June 8, 2017
Polymerase chain reaction (PCR) is a modern molecular biology method that allows DNA sequences to be replicated as required. It is used, among other things, for medical diagnostics and in the field of forensics. 20 schoolchildren recently spent a week acquiring DNA analysis skills at Jacobs University with the help of PCR. They were participants in the MINT-EC national excellence network for schools specializing in the teaching of upper secondary science, technology, engineering, and mathematics (STEM; in German: MINT).
“The MINT-EC camp was a new, but highly positive experience for us. The pupils were not only highly motivated – they were also very focused and successful in the experimental work,” says Dr. Susanne Illenberger, who looked after the pupils, who had traveled from all over Germany and even from Turkey, together with her coworker Dr. Sonja Diercks-Horn. “We were able to use PCR to identify a resistance gene introduced to soybeans by means of genetic manipulation and we were also able to explain the principle of the genetic fingerprint based on the pupils’ analysis of their own DNA.”
The research camp participants were given a taste not only of laboratory work, lectures, and seminars, but also of student life. As is customary at Jacobs University, the pupils lived on campus. The aim of the MINT-EC network is to get schoolchildren interested in studying science. The 18-year-old participant Jonas Blendl of the International School of Bremen proved to be impressed by this kind of camp: “I already took part in a number of MINT-EC events and they showed me that I want to study something science-based like biology when I leave school. I therefore want to gain practical experience in molecular biology, to help me choose my field of study.”
There is especially high demand for knowledge of the scientific disciplines in the working world, but too few young women in particular are choosing these subjects. There are 267 schools throughout Germany within the network, and 25 research camps are run every year. “We hope we were able to get the pupils excited not only about DNA analysis, but also about Jacobs University,” says Dr. Susanne Illenberger.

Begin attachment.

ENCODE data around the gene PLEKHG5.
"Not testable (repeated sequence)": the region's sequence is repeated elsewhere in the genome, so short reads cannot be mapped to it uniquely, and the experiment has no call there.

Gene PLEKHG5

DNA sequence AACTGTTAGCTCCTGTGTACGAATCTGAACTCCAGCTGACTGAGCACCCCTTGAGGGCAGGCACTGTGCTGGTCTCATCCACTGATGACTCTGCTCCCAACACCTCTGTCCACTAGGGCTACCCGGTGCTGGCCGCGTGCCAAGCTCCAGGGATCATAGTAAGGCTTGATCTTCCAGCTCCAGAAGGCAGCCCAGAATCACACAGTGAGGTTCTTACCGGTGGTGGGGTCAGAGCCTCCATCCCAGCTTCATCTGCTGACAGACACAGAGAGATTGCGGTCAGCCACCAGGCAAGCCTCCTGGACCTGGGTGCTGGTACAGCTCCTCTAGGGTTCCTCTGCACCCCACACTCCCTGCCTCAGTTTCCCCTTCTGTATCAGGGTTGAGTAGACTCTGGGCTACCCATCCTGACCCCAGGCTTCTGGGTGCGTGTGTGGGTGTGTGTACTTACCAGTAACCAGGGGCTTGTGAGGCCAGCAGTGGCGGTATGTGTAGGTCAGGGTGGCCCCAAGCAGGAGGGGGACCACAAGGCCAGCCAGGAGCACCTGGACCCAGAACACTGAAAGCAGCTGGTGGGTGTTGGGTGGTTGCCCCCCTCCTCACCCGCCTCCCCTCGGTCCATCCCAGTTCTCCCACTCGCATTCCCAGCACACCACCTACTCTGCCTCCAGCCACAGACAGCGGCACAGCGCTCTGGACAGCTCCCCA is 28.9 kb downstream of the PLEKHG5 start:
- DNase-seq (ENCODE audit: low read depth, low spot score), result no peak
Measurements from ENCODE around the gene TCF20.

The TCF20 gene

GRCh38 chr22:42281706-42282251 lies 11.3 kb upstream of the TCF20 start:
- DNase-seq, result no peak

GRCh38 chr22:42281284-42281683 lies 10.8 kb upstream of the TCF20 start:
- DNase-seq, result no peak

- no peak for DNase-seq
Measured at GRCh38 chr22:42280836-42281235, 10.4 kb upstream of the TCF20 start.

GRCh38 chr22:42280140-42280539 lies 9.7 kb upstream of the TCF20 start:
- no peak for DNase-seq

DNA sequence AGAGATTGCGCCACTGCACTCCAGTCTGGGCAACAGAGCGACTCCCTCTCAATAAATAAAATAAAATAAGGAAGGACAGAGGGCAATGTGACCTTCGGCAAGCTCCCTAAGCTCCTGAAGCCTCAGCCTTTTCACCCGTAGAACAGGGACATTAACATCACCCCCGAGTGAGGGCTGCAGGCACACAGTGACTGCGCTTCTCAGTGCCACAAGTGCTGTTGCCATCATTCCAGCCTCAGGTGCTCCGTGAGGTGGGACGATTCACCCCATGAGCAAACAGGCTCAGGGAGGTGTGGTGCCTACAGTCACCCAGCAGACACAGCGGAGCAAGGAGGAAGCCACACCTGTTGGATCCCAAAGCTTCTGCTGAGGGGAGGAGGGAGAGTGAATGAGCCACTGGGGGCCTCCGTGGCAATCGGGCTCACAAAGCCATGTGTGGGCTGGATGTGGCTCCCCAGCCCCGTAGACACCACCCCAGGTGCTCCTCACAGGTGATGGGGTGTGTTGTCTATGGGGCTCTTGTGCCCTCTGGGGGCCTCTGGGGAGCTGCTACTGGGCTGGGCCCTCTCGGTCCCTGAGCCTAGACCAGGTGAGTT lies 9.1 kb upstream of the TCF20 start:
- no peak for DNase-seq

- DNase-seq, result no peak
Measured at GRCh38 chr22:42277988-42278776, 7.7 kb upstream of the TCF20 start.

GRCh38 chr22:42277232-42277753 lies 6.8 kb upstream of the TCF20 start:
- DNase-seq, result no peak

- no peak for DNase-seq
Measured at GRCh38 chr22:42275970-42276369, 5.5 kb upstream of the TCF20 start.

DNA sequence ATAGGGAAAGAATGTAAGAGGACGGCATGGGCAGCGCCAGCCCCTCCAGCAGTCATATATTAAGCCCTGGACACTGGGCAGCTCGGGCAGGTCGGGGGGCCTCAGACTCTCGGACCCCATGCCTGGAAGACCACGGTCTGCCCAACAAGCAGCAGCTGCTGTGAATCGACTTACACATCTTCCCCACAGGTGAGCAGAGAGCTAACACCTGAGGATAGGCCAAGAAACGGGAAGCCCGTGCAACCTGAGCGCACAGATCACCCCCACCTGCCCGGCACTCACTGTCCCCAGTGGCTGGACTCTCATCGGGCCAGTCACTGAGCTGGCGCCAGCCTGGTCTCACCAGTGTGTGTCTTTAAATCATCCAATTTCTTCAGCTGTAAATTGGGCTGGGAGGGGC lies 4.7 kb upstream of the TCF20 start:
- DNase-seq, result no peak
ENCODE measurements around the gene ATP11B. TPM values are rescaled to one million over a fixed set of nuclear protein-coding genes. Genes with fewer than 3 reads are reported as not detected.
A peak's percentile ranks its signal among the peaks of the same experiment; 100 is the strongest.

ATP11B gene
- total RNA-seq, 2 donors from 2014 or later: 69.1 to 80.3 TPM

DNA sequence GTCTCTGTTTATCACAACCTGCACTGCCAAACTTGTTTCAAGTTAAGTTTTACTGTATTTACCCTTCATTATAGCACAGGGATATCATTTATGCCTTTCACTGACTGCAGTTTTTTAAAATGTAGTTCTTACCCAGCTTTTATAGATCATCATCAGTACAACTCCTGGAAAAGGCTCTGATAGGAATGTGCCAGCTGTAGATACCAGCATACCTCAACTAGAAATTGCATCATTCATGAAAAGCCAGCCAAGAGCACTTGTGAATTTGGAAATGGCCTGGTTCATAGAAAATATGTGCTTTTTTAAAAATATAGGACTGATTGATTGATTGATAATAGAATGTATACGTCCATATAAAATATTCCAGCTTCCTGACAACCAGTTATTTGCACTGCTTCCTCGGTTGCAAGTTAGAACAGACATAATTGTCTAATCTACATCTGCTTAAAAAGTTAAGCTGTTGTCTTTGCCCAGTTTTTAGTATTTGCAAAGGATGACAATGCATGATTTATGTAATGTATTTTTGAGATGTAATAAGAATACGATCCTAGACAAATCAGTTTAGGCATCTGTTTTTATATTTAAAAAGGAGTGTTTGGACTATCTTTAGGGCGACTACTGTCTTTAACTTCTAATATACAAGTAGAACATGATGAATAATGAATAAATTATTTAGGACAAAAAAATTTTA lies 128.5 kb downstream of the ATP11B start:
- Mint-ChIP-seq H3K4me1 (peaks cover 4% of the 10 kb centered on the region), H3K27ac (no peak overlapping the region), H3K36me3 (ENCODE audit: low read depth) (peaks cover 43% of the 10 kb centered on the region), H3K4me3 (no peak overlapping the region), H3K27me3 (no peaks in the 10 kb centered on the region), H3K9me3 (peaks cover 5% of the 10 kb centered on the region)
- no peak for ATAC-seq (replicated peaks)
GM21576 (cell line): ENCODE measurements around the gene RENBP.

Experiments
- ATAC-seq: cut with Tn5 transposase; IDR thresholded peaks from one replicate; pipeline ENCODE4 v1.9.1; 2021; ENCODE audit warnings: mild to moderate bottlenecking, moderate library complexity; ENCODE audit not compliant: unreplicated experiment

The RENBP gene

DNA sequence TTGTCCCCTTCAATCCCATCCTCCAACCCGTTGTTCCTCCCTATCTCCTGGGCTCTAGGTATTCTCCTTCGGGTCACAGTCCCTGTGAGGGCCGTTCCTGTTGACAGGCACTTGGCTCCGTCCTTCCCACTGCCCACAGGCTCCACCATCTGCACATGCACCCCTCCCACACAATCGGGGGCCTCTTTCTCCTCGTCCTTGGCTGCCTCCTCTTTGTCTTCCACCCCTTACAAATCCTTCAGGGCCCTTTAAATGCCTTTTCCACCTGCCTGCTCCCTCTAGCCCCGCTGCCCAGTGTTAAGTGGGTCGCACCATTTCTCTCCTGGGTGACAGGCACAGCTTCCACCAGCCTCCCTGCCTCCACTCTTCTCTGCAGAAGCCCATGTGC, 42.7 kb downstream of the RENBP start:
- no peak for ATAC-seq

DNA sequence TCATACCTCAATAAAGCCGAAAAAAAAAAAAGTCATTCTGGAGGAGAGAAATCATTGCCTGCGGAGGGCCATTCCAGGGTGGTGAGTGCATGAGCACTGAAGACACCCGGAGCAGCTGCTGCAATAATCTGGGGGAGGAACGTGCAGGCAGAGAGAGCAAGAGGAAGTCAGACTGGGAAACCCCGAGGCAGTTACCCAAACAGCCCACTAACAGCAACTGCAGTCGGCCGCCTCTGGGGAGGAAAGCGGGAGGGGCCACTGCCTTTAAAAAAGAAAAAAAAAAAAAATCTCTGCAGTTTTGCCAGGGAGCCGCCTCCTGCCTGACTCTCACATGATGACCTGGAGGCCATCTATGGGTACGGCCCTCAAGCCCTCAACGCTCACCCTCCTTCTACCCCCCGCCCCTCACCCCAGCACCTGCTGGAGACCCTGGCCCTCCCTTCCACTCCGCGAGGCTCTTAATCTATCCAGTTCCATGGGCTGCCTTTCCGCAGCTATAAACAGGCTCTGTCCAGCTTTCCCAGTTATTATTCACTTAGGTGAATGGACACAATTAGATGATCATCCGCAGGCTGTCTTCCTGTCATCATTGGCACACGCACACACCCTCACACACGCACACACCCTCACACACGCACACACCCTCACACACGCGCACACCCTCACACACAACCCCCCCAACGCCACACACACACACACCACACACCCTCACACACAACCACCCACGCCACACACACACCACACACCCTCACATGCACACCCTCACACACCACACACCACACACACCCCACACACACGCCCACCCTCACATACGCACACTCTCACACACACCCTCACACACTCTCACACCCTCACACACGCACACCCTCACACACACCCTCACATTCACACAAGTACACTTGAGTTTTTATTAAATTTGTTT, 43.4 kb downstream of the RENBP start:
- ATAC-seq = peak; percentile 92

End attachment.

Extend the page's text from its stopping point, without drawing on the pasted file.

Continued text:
Questions will be answered by:
Dr. Susanne Illenberger | Lecturer Biochemistry and Cell Biology
s.illenberger [at] jacobs-university.de | Tel: +49 421 200-3206
About Jacobs University:
Jacobs University is a private, independent, English-language university in Bremen. Young people from all over the world study here in preparatory, Bachelor, Master, and PhD programs. Internationality and transdisciplinarity are special features of Jacobs University: research and teaching don’t just pursue a single approach, they address issues from the perspectives of multiple disciplines. This principle makes Jacobs graduates highly sought-after new talents who successfully strike out on international career paths.
Thomas Joppig | Brand Management, Marketing & Communications t.joppig [at] jacobs-university.de | Tel.: +49 421 200-4504
About MINT-EC – the national excellence school network:
MINT-EC is the national excellence network of schools with Secondary Level II and a marked profile in science, technology, engineering, and mathematics. It was founded by employers in the year 2000 and works closely with regional educational initiatives. MINT-EC offers a broad selection of events and promotional opportunities for students as well as continued education and technical exchange programs for teachers and school administrators. The network with a current 267 certified schools, 289,500 students, and 22,700 teachers carries out its activities under the auspices of the Culture Minister Conference (KMK) of the states. The main sponsors of MINT-EC are the German metalworker employers association Arbeitgeberverband Gesamtmetall under the think ING initiative along with the Bavarian employer associations vbm bayme / vbw.